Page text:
IT’S EASY TO SEE the pride in Sherrie Evans’ face as she stands next to a coal-mining exhibit in Black Diamond’s town museum. The coal miner in the old blurry photo, shown standing outside the famed Mine 11, which, in the early 1900s, was the biggest coal mine in the United States, is Gomer Evans Sr. Not only is Sherrie his granddaughter; she also helps run the small-town museum.
“I’m a coal-miner’s granddaughter,” Evans enjoys saying.
Nearly 300 miles away, in Oakesdale in Eastern Washington, Mayor Dennis Palmer, with a mischievous grin, stumbles onto a newspaper clipping of himself during his Korean War furlough. It’s glued into Jack Salmon’s scrapbook, which was donated to the town’s McCoy Valley Museum after Jack passed on. “During that leave,” Palmer remembers, “I told my girlfriend she could date other boys.”
Harry Brandt gets to reveal his father’s little-known heroism during WWII by creating a display of family letters and photos in the tiny Tekoa Museum & Library near the Idaho border he helps run. “My dad never liked to talk about his war experience,” Brandt says.
That’s the beauty of small-town museums. They’re like shared family albums. Rather than each family storing memories in attics or barns and losing them to time, they bring their collective history to local museums. They are the physical manifestation of a town’s character and soul.
“Only the local museum is going to focus on the local history,” says Gary N. Smith, president of The Summerlee Foundation and an authority on small-town museums. “And they’re happy to see visitors.”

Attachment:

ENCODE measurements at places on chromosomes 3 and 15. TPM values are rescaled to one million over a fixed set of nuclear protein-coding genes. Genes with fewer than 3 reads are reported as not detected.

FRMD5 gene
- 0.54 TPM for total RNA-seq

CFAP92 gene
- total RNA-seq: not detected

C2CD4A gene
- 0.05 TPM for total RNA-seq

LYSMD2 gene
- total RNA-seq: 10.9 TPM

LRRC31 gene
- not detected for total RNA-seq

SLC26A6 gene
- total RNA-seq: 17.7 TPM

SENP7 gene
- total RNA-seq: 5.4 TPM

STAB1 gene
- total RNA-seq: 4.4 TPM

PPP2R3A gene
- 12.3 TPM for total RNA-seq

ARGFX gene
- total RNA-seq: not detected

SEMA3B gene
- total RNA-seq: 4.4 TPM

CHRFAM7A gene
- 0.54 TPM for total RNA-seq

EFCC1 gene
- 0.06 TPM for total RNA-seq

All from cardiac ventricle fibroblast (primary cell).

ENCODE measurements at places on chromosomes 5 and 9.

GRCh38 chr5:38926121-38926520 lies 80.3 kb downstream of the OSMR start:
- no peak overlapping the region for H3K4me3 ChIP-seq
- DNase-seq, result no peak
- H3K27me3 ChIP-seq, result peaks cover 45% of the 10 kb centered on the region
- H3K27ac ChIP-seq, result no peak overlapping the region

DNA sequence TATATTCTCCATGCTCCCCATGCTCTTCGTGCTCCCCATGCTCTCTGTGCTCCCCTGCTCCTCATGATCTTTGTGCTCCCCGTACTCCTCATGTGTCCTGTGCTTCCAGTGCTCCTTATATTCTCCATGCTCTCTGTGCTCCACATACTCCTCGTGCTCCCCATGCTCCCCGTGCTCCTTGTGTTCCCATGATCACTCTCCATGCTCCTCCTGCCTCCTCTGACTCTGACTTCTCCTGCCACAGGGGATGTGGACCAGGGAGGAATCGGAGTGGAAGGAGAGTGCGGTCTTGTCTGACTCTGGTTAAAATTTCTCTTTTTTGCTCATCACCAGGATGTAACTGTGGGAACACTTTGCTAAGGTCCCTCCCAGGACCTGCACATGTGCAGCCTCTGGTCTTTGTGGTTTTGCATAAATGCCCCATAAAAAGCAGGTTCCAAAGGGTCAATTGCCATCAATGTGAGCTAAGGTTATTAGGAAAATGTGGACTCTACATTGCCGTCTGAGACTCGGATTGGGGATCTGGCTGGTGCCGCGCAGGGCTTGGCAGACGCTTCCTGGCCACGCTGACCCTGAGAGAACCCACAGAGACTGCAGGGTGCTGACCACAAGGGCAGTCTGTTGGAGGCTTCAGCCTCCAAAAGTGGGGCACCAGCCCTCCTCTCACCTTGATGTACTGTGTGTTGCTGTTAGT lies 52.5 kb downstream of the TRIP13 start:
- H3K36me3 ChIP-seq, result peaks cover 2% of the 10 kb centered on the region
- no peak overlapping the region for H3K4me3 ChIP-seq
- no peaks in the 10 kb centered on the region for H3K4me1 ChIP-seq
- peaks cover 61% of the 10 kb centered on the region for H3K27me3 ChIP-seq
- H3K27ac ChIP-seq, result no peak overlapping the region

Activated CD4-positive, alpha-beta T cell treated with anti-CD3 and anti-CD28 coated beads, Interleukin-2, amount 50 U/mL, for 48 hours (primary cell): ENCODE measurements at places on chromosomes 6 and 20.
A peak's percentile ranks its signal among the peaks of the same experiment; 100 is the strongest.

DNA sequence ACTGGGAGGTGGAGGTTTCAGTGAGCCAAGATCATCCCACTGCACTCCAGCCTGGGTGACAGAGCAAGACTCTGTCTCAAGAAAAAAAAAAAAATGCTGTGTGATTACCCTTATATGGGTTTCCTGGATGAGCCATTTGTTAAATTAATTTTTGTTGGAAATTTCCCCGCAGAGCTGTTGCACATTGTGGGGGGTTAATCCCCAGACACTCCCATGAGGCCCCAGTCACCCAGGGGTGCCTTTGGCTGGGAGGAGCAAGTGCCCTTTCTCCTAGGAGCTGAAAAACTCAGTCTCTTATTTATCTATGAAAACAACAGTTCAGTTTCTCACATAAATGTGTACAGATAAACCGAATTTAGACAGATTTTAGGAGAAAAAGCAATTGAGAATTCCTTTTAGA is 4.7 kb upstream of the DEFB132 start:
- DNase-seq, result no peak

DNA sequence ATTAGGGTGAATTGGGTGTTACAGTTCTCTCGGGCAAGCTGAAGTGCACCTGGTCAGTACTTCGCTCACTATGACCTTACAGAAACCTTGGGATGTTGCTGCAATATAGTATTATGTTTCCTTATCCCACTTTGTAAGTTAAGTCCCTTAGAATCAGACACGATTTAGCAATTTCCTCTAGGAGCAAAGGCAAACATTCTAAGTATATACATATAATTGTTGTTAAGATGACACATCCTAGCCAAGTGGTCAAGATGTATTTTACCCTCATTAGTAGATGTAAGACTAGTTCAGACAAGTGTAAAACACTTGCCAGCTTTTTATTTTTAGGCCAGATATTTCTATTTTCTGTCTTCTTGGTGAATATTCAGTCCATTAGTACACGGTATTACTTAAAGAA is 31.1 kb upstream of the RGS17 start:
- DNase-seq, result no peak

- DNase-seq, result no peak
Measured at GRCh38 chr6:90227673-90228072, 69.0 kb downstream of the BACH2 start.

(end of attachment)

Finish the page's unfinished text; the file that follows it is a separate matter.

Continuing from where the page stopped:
BUT SMALL-TOWN MUSEUMS are facing threats:
• All the signatures in the guest books stopped cold in early March, when the coronavirus pandemic hit — and with them, museum fundraising. (At the time this story was written, most of the state’s small-town museums were closed; I visited 11 of them, about half prepandemic. Please check the museums’ websites for more information.)
• The digital age threatens to make brick-and-mortar museums less necessary.
• Small towns have aging populations.
• And some small towns themselves are struggling to survive.
Much of the historic value of small-town museums is in the photos. Dog-eared. Blurry. Notes scribbled on the back, or sometimes right on the photo. They’ve been mostly digitized in high resolution, uploaded to history websites, and made instantly available to researchers and others worldwide. That means the images can live on forever, but it also translates into less need to visit the museums.
“But the artifacts are still supreme,” says Smith.